Writing Tips

3 Crime Fiction Writing Lessons I Learned from Prisoners (2013)

By October 22, 2013 3 Comments
Detective Loki Prisoners Movie

Jake Gyllenhaal as Detective Loki, who may or may not have saved the day.

Warning: spoilers below.

Prisoners is a thriller about Keller Dover’s search for his kidnapped daughter and her friend. The no-nonsense sleuths, moral ambiguity, and bloody interrogation scenes may sound like textbook noir, but Prisoners goes beyond its archetypes to deliver a plot that twists like its prevalent maze symbolism.

Here are 3 lessons I learned about writing compelling crime fiction from Prisoners

1. Coincidences solve the crime.

Detective Loki (Jake Gyllenhaal, channeling both Donnie Darko’s complexity and Tom Hiddleston’s hair) smashes a keyboard over his desk in anger and two clues piece themselves together on the floor. He happens to spot a suspicious-looking loiterer at a vigil for the lost girls, and ties the man to a grisly thirty-year history of abducted children, which later solves the present day crime.

Loki also happens to catch Keller Dover (Hugh Jackman with fangs bared) walking towards his deceased father’s abandoned property, which is also where he’ll later discover the missing and bloody Alex Jones (Paul Dano, playing the main suspect). And, of course, with a computer and a seemingly endless supply of archived newspaper articles at his disposal, deductive reasoning comes easily at the click of a few buttons, even when an abandoned RV is the only clue you have to work with.

2. Don’t be afraid to play with archetypes.

Aggressive-With-A-Dark-Past Keller Dover and his Passive-And-Mostly-Inactive-When-Not-Weeping wife Grace are almost caricatures of parents in mourning. Their more sensible counterparts, Franklin and Nancy Birch, effectively offset the Dovers’ hysterical performances and inject the story with some much needed realism.

Keller Dover is a loud cinematic concoction, an exception in the pool of parents with stolen children, and needs foils, such as the level-headed Detective Loki, to be relatable to the audience. At the same time, archetypes are also responsible for Prisoners’ excellent plot twists. C’mon, pedophile glasses for Alex Jones? The shaggy hair and white RV? Who would peg his soft-spoken aunt as a serial child murderer?

3. The best resolution is none at all.

For those that watched the movie, did you think that the red whistle blown by a near-death Keller Dover resembled the Christian fish symbol? The religious imagery throughout the movie was brought back full-circle in the best and most poignant way possible. Does Detective Loki find the trapped Keller dying under Holly Jones’ old car? Is the shattered Christian faith—the same one that drove Holly Jones and her husband to abduct and kill children as part of their “war on God”—redeemed when Keller’s whistle saves him from certain death?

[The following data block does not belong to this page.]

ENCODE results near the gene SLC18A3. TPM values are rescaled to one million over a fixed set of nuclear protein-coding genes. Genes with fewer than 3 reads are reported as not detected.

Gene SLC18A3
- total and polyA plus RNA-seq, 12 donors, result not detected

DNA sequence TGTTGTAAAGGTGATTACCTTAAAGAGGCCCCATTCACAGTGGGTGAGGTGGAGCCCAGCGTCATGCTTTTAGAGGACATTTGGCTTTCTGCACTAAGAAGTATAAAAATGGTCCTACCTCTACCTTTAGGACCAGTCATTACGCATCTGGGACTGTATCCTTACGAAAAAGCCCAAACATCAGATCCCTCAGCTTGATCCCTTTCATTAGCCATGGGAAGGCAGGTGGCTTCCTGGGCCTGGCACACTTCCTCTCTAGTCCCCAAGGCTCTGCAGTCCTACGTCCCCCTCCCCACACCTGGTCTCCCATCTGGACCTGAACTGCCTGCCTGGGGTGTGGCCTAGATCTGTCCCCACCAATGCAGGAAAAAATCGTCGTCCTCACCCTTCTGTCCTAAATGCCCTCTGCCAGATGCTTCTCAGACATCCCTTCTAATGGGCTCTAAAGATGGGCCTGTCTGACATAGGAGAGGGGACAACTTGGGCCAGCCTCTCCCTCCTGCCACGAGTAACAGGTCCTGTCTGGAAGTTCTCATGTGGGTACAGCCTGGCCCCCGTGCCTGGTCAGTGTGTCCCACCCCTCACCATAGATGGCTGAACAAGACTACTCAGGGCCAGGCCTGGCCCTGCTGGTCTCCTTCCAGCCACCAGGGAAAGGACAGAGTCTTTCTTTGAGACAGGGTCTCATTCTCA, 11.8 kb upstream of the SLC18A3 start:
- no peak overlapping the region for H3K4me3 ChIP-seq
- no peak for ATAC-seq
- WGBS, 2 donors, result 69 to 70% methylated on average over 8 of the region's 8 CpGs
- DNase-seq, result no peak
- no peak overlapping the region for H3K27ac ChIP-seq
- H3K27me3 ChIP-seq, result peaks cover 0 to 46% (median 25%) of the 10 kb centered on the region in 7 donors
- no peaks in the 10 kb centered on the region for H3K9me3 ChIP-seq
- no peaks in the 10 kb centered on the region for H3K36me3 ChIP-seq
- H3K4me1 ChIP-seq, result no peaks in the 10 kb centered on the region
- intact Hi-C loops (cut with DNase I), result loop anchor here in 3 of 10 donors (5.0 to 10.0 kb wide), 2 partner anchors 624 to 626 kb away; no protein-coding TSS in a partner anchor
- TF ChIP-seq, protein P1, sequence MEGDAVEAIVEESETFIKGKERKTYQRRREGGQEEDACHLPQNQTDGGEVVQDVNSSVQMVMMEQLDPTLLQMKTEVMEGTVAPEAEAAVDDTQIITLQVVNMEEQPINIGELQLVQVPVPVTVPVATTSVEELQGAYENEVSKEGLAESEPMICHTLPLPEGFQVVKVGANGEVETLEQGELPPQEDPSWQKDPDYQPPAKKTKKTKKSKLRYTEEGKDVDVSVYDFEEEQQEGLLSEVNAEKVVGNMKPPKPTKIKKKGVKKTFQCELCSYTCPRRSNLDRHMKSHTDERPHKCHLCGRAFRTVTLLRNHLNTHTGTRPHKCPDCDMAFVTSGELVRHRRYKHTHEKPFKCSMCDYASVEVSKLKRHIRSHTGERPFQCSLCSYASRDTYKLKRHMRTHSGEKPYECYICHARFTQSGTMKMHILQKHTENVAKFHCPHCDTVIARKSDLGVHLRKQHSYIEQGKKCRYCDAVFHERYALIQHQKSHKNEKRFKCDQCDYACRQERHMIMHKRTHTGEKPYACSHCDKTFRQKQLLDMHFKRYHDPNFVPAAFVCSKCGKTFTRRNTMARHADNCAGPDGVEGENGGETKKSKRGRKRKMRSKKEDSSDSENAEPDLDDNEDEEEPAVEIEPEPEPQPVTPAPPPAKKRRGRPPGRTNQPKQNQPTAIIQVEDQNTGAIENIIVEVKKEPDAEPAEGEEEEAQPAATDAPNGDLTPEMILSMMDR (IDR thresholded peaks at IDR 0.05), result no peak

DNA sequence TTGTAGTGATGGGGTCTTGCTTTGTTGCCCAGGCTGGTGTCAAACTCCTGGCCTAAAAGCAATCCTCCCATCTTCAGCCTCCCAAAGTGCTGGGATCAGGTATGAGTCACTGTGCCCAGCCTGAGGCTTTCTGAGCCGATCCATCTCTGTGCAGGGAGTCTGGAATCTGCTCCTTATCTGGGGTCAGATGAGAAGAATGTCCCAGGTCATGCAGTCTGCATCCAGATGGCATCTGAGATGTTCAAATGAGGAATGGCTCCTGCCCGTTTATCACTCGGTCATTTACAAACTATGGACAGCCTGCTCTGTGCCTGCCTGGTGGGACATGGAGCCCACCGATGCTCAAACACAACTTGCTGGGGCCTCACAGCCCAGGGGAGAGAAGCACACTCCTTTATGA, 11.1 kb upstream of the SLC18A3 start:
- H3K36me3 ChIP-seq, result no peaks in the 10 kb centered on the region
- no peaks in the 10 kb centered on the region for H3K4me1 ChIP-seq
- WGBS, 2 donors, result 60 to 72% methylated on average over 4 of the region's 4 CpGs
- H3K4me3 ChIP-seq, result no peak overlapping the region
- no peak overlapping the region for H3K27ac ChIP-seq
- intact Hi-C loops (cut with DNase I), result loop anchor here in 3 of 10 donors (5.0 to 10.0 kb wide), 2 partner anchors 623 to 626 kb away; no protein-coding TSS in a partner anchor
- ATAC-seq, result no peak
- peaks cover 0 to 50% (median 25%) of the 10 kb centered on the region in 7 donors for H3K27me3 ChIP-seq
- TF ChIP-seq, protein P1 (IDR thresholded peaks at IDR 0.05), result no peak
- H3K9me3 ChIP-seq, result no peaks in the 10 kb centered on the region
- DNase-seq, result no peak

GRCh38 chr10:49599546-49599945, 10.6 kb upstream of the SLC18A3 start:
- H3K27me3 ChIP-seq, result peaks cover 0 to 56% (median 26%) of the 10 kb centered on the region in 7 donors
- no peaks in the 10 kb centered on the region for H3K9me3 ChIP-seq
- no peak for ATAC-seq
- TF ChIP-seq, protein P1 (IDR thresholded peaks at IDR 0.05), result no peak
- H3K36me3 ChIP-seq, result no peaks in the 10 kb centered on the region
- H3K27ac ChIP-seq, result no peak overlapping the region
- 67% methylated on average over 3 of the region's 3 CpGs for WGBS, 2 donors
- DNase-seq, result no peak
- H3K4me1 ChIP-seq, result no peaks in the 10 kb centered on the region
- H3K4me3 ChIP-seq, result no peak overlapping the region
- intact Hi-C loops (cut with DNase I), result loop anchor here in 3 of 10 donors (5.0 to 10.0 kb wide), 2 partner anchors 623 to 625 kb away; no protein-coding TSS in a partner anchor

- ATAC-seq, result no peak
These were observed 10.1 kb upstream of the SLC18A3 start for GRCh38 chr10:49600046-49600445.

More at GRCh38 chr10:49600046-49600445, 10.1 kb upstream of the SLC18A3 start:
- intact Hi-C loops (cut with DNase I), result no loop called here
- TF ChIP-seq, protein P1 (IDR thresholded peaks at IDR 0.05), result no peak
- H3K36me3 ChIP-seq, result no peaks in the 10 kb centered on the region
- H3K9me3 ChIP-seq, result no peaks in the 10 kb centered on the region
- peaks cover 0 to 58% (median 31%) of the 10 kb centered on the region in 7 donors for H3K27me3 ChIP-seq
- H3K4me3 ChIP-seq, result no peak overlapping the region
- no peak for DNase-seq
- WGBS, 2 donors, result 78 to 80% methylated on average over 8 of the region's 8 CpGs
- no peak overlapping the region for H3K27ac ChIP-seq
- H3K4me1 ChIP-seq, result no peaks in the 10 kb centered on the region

Prisoners ends with a close-up of Loki’s confused face while the whistle sounds in the distance, which chillingly mirrors the ambiguity of faith and morality we face on a day-to-day basis.

What did you think of Prisoners? Are there any movies that changed the way you looked at writing?

Join the discussion 3 Comments

  • kvennarad says:

    3. The best resolution is none at all. – reads like a modernist manifesto. I must admit that when it comes to NARRATIVE resolution, I think it makes stories shut with a bang. That’s the biggest beef I have with literature aimed at younger readers (which is what I seem to be writing these days). Life doesn’t end with ‘the baddies all died’ or ‘and they all lived happily ever after’; lots of stuff goes on, and it’s still a struggle, and some things never get satisfactorily explained. I think readers can cope with this. They’ll bitch about it, but I think it’s high time authors got back to taking this particular risk.

    • Millie Ho says:

      Particularly true for postmodern fiction. I’m thinking of David Foster Wallace’s “Infinite Jest”, which has an unresolved ending that, according to the Publishers Weekly, “will make you throw the book across the room and start all over again on page one because you know that something important just happened and you’ll be damned if you’re not going to be able to articulate what”. However, I’ve seen a surprising number of young adult and middle grade fiction with less conclusive endings. A title that comes to mind is Rainbow Rowell’s “Eleanor & Park”, which has an ending so open and bittersweet that it had me searching the book again for clues.

      • kvennarad says:

        The teen-vampire novel I have been commissioned to write is not going to have a ‘satisfactory’ ending, particularly in view of the fact that I have stored up a lot of connecting threads in the plot which cry out for resolution. Teen-vampire, and vampire in general, is a genre I hope to leave as soon as I have finished this work, because all the best plots have already been done to undeath, so that is going to frustrate the hell out of anyone who reads through to the end and yells, “But what happened NEXT?”

        Thank you for the nudge to ‘Eleanor & Park’, which I shall cite if challenged on lack of resolution. 🙂

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